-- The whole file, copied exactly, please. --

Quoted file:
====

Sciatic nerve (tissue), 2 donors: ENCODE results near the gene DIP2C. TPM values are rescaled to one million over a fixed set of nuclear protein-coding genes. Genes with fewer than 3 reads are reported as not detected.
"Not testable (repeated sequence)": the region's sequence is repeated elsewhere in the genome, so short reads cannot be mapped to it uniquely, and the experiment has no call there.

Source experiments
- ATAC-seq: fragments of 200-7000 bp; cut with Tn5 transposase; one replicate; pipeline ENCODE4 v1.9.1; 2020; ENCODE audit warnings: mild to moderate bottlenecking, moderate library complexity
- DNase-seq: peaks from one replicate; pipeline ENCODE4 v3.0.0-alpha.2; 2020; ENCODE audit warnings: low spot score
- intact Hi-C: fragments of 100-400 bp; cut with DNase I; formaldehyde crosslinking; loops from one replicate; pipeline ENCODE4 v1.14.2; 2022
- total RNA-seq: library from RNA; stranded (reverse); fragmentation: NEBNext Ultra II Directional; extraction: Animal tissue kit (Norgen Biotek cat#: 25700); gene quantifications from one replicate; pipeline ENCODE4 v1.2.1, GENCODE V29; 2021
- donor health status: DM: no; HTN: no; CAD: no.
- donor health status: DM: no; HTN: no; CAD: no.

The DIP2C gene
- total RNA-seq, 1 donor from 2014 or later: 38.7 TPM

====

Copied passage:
Sciatic nerve (tissue), 2 donors: ENCODE results near the gene DIP2C. TPM values are rescaled to one million over a fixed set of nuclear protein-coding genes. Genes with fewer than 3 reads are reported as not detected.
"Not testable (repeated sequence)": the region's sequence is repeated elsewhere in the genome, so short reads cannot be mapped to it uniquely, and the experiment has no call there.

Source experiments
- ATAC-seq: fragments of 200-7000 bp; cut with Tn5 transposase; one replicate; pipeline ENCODE4 v1.9.1; 2020; ENCODE audit warnings: mild to moderate bottlenecking, moderate library complexity
- DNase-seq: peaks from one replicate; pipeline ENCODE4 v3.0.0-alpha.2; 2020; ENCODE audit warnings: low spot score
- intact Hi-C: fragments of 100-400 bp; cut with DNase I; formaldehyde crosslinking; loops from one replicate; pipeline ENCODE4 v1.14.2; 2022
- total RNA-seq: library from RNA; stranded (reverse); fragmentation: NEBNext Ultra II Directional; extraction: Animal tissue kit (Norgen Biotek cat#: 25700); gene quantifications from one replicate; pipeline ENCODE4 v1.2.1, GENCODE V29; 2021
- donor health status: DM: no; HTN: no; CAD: no.
- donor health status: DM: no; HTN: no; CAD: no.

The DIP2C gene
- total RNA-seq, 1 donor from 2014 or later: 38.7 TPM